Thursday, February 3, 2011

Interview with Jennifer Probst

Yesterday, we featured an interview with young author Taylor Probst. Today, in Part 2 of our feature, we talk with Taylor's aunt Jennifer, who is a successful romance author. Welcome, Jennifer!

What would you like readers to know about you as an introduction?


I have always known I wanted to be a writer, and started spinning high school romance tales when I was a pre-teen. My journey has been filled with hard work, rejections, and seeing my dreams of being published come true. Along the way, I had my own happily-ever-after when I met my husband and had two beautiful boys. Now, the writing is a bit harder to accomplish, my life is chaotic, and my house is never clean, but it's so worth it!

You have been writing since you were a kid and have had much success as a writer yourself. How does it feel to now see your niece Taylor blossom as a writer?

Watching my niece create a story and see it develop into print is an amazing experience. She is like my daughter, and I am so proud of what she has accomplished. She's learned a lot about working hard and not giving up on what she wants. Watching someone you love grow into a beautiful young woman is a humbling experience.

How did you first get started writing?

I knew my whole life. When I was in sixth grade, we had to complete a career report and I did mine on being a writer. I wrote teen romances and read them to my friends, and passed them around school. It was only a matter of time before I began seriously submitting to publishers and honing my craft.

What is your writing process like? Do you write on a computer? In a spiral notebook?

I am only comfortable writing on the computer because I type an insane amount of words per minute, and my fingers can't keep up with my brain if I'm writing longhand. I don't have a set writing schedule -- with a hectic household I write any time I can squeeze in a moment.

I'm assuming that helping Taylor write and publish Buffy and The Carrot was a much different experience than when you write your novels. Can you talk about this a bit?

Absolutely. I have been published in the romance market and am comfortable with the environment. I never ventured into the children's market but after my boys were born, I thought I would try if I found a great story. Once Taylor told me the story of Buffy, I knew it was special. We sat together one morning in the diner over breakfast and we wrote out the story longhand on the back of a placemat -- she had only the verbal version at the time. Then we agreed we would try to get it published. She was involved in every step of the way: editing, deciding on illustrations and what she imagined Buffy looking like, the cover, etc.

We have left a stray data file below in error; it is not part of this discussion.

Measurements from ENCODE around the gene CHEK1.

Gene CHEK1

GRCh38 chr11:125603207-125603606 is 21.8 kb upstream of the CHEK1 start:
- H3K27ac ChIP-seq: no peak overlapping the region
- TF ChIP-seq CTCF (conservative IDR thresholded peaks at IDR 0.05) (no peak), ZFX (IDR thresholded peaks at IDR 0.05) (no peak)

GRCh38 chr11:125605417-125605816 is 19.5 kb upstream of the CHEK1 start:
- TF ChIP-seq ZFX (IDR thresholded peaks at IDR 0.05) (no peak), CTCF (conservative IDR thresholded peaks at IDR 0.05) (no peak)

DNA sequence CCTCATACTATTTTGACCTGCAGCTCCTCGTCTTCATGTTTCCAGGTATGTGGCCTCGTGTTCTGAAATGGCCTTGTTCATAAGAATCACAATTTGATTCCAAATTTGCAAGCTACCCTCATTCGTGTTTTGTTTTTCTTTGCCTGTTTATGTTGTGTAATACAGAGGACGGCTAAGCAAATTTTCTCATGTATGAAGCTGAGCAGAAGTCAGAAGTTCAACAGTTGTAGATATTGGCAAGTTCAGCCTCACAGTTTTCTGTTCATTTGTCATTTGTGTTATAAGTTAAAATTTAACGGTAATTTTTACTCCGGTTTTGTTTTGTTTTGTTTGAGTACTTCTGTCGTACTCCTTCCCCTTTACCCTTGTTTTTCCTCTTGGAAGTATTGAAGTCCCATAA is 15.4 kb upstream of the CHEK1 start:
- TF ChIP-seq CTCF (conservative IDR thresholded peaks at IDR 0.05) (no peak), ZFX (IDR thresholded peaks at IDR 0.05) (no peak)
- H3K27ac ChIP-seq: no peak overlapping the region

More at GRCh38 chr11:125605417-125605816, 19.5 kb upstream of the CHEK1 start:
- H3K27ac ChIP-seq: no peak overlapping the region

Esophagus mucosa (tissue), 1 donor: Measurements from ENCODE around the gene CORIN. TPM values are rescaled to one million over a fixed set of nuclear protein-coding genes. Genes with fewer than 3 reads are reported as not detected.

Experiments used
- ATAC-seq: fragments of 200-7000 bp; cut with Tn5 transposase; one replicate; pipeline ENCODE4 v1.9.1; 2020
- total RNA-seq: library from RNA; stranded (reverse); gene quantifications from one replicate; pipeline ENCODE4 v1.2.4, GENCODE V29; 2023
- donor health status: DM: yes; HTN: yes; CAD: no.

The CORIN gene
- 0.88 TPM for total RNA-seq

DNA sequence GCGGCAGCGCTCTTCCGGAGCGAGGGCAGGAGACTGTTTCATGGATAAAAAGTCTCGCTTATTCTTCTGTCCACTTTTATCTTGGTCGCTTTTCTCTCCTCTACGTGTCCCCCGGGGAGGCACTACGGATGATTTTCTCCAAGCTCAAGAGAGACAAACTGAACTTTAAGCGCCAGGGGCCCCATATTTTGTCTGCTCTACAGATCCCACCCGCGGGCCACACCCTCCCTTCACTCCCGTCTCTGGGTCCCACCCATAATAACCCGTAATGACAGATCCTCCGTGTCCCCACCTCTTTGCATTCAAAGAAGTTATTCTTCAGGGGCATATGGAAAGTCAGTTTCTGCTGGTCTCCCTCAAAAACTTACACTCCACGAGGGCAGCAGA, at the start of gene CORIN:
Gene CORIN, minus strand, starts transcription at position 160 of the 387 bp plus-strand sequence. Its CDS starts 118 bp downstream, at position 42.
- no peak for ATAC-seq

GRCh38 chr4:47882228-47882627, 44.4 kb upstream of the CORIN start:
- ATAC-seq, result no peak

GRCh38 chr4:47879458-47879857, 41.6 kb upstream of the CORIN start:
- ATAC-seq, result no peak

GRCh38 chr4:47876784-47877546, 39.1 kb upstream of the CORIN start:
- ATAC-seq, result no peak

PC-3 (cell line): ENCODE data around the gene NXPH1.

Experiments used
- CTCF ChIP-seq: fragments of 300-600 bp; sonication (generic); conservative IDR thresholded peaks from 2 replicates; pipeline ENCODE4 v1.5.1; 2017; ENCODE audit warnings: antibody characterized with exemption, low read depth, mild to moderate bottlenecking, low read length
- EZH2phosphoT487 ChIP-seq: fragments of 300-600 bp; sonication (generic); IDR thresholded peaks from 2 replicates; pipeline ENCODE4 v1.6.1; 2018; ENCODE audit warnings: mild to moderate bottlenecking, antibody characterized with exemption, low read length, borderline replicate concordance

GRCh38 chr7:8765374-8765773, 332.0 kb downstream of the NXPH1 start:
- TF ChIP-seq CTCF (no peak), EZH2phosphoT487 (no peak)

Again, writing a book and publishing one is a very different experience. I sent out a few queries for the book but received rejections. I then contacted Strategic Publishing about their program and found it a perfect fit. They accepted the book and we all agreed to publish the book in a more non-traditional way. Then we needed an illustrator and my best friend's husband is a fantastic artist. He agreed to do the illustrations so I feel like the book is almost a family event.

What have you learned or been reminded of about writing from Taylor? 

The story is the most important. Tell a great story and the possiblities are endless. Marketing and agents and sales are important but she reminded me to go back to basics.

How do you get ideas for what you write?

Everywhere. I have a long commute to work so I do a lot of daydreaming. As a writer, I believe ideas lurk in every corner of the world -- it is our job to unearth them. Every conversation or encounter is the idea for a story. You just need to find the one that is interesting enough for you at the time. That will change as life progresses.

What is your biggest advice for young people reaching for their dreams?

Believe in yourself. If you have a dream, work hard and go after it. There will be a million people ready to tell you to give up -- rejection is everywhere. Dig deep and believe you can do it and the possibilities are endless. People used to pat my head and call my writing a "nice little hobby." I received tons of rejections but I dug deep and kept trying. Eventually, I found an editor who loved my voice. It's a long journey and it's hard, but if you do the work and don't give up, I believe you will get there.

Is there anything else you would like to add?

Competition is fierce and the market changes on a dime. Write what you want. Write your dream -- the book you believe in and has to be written. If you can't sell it, write another one. I had to write five full length novels before I got published. It's the journey that is everything -- not the goal. Sure, it's wonderful being published but it's not the end of your career -- only the beginning.

Young adults need to be encouraged to love books and write what they want. We need to encourage them every step of the way.

Dallas, on a side note, you are an inspiration to many people out there and I really aprpeciate being able to be on your blog.

Happy writing, everyone!


Contact Jennifer:

3 comments:

charmainegordon author said...

Dynamite interview with a lot of encouragement to writers of all ages. Thanks for the interesting post, Jennifer and Dallas.

Dallas said...

Thank you so much!

Wendy S Marcus said...

Sorry I'm late. Busy busy around here! Jen is a great writer. I love her books! And Buffy and the Carrot did not disappoint!